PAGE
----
Sunday, October 09, 2005

Breaking the Ice in Out of the Box

Word has come out from Ken Hite about small press games he read & liked at GenCon in his latest Out of the Box column. The Mountain Witch and Polaris get excellent coverage, as do City of Brass, Jihad and Bacchanal, along with Thirty, the Farm, Dread and Discordia.

And, also, Breaking the Ice!

From the column:

Ken wrote:
Emily Care Boss' Breaking the Ice (38-page digest-sized softcover, black and white, $14) is likewise a game in which the narrative direction is predetermined, although there is far more room for player initiative, and the dice (sort of) resolve things. It resembles a romance version of My Life With Master, with a set time limit and story arc.

He's spot on the money in noting this influence. I am definitely exploring the new territory that Paul broke ground on in with MLwM. What he did was to structure the role playing game as a story type that then gets populated by the specific details the players bring to the game. This gives you the advantage of a clearly determined dramatic arc, while avoiding the single-use problem that modules & prepared adventures have. Instead of getting "used up" after you run it once, every time you play it's completely different. Can't thank Paul enough for his work on this principle.

This game, like many narrativist games, doesn't merely presuppose interested, cooperative players, it actively requires them; otherwise, there's far too much room for apathy or spite to wreck things. (This is also very much true of The Mountain Witch, Polaris, and Bacchanal.)

It's true. Especially since it's a two player game, both parties need to be engaged. Though it is sad that this may be seen as something unusual--don't we play these games because we enjoy them? But we all come to games with different experiences and expectations. Not everyone will be as willing or able to come up with things, or to get involved.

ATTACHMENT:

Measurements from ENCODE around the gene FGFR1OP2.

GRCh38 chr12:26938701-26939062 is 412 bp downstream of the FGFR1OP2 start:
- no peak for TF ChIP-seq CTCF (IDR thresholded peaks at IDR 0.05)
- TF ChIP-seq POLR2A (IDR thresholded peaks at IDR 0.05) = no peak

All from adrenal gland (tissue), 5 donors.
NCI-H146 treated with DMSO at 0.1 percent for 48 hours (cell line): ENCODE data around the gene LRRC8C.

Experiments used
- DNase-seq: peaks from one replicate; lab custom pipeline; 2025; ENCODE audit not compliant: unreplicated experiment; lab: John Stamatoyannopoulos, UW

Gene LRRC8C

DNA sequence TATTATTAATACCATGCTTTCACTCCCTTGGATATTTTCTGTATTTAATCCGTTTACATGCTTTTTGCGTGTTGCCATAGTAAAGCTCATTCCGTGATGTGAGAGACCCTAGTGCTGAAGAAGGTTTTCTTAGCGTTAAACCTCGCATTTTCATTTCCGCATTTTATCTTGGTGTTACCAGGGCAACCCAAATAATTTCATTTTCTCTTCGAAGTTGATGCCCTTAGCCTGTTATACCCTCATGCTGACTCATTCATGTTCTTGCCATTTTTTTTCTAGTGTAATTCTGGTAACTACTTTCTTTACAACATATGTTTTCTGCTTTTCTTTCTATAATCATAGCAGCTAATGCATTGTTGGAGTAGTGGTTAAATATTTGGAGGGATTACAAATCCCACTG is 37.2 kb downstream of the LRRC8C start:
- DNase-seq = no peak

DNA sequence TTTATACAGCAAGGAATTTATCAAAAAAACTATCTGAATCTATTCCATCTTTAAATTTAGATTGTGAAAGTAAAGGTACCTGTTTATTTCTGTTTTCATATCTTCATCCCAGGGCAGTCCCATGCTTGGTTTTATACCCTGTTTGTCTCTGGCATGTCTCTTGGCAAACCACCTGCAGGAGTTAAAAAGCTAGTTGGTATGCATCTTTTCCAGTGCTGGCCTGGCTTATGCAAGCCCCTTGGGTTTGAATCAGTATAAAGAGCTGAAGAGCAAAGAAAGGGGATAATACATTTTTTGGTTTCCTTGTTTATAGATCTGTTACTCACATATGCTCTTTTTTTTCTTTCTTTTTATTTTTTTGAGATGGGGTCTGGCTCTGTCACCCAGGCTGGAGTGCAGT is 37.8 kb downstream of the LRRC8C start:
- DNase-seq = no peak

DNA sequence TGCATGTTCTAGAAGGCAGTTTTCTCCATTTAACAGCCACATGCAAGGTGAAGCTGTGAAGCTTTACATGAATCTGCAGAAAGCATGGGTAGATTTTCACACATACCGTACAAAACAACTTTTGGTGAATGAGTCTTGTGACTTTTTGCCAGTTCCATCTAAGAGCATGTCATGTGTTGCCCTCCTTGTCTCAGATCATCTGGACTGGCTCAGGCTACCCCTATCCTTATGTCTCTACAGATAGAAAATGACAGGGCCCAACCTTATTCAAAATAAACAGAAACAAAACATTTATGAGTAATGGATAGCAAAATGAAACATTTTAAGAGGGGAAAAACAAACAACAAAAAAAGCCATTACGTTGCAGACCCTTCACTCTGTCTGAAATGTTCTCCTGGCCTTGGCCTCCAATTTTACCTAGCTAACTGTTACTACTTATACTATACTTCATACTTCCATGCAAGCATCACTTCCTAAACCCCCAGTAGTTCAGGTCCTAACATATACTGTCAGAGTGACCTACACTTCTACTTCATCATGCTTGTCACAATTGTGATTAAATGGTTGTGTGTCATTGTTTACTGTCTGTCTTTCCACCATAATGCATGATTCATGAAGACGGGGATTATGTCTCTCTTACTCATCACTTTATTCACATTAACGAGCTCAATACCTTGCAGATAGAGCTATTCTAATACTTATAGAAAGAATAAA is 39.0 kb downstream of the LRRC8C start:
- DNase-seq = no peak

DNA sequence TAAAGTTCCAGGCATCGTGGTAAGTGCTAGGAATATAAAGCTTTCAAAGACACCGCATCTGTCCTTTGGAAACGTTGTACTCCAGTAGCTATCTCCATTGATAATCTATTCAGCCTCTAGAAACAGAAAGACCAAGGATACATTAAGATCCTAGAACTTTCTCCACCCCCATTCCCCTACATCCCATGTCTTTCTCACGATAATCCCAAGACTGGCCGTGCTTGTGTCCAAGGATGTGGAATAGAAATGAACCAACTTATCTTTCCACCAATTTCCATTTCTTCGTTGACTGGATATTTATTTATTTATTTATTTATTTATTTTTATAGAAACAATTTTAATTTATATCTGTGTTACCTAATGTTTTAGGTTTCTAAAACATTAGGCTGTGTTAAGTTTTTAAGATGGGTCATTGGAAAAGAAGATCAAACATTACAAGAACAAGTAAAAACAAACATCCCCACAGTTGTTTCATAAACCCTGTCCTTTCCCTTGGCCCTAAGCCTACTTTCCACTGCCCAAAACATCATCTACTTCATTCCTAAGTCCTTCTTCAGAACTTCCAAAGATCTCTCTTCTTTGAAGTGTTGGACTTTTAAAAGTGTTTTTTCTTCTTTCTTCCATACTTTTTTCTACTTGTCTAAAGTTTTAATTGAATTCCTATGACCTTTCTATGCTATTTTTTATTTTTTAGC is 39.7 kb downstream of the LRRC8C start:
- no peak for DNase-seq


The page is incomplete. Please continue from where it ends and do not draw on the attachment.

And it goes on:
But, here, what the game has going for it is something that puts the wind in the sails of Primetime Adventures: player input. In PtA, the pitch session is where you get to/have to combine the best elements of all the players' ideas, and so you actually get the opportunity to, from the get go, make the role playing experience be about something that everyone likes and has the opportunity to have a stake in. Creating characters in Breaking the Ice opens that same door, and the way dice are awarded keeps it current throughout play. Every moment you are checking in, "is this interesting to you?", "does this make a connection, creatively, between us?"

Or so I do surely hope. : )


Blogger Bradley "Brand" Robins said...

I used to find it odd that we'd write things like "it presupposes two interested, attached players to make it work." After all, we're all there to have a good time right?

But, at some level, I always wondered about that. I knew, from hard fact, that games often went wrong -- even (especially?) games played by people who were friends who had (ha ha) "similar" gaming styles.

Recently, however, I've started thinking that there are whole classes of players who do not fall comfortably into the mode of "we must cooperate to have a good game." And in this category I don't even include the dilberate asses who come to game to be dickweeds.

I'm thinking more about guys like Tony, who has admited that one of the things he likes in game is strong competition between both players and characters; or my friend Neil who always is getting into arguments over the tiniest and most insignificant of details.

Now, I don't know Tony well enough to speculate on his motives (and I suspect he's flexible enough to like a game like Breaking the Ice anyway) -- but for Neil I know that one of his primary issues is that he does not feel heavily emotionally engaged through cooperation. (Unlike my wife, who primarily feels heavily emotionally enganged through cooperation of players, if not characters.) He feels emotionally engaged with you when he is arguing with you, when you are demonstrating the passionate interest in his opinion that leads to both of you having it out directly and unabashedly, both bringing it at full vollume.

Niel is a good guy, and it is possible to play functional games with him. (Esepcially heavily "Step On Up" gamist games.) But I wouldn't play either PTA or BtI with him -- because his emotional agenda isn't complementary with the creative agenda or technical focus of those games.

I think Mo will be talking more about this on Sin Aesthetics soon, but I wanted to drop a note in here before I forgot about it -- I think now that we've started to get an understanding of the structural and procedural foundations of play, we need more analysis of the emotional and human reasons for people's modes of play and their interations with them. (The prisoner's dillema is good for telling you the logic of a situation, but bad at telling you why actual emotional beings chose as they do.)

5:55 PM  
Blogger Bankuei said...

Yeah, it's a sad commentary on our hobby when it considered strange or even necessary to mention that players ought to be there for similar reasons and enjoying what's going on...

12:57 PM  

Post a Comment

<< Home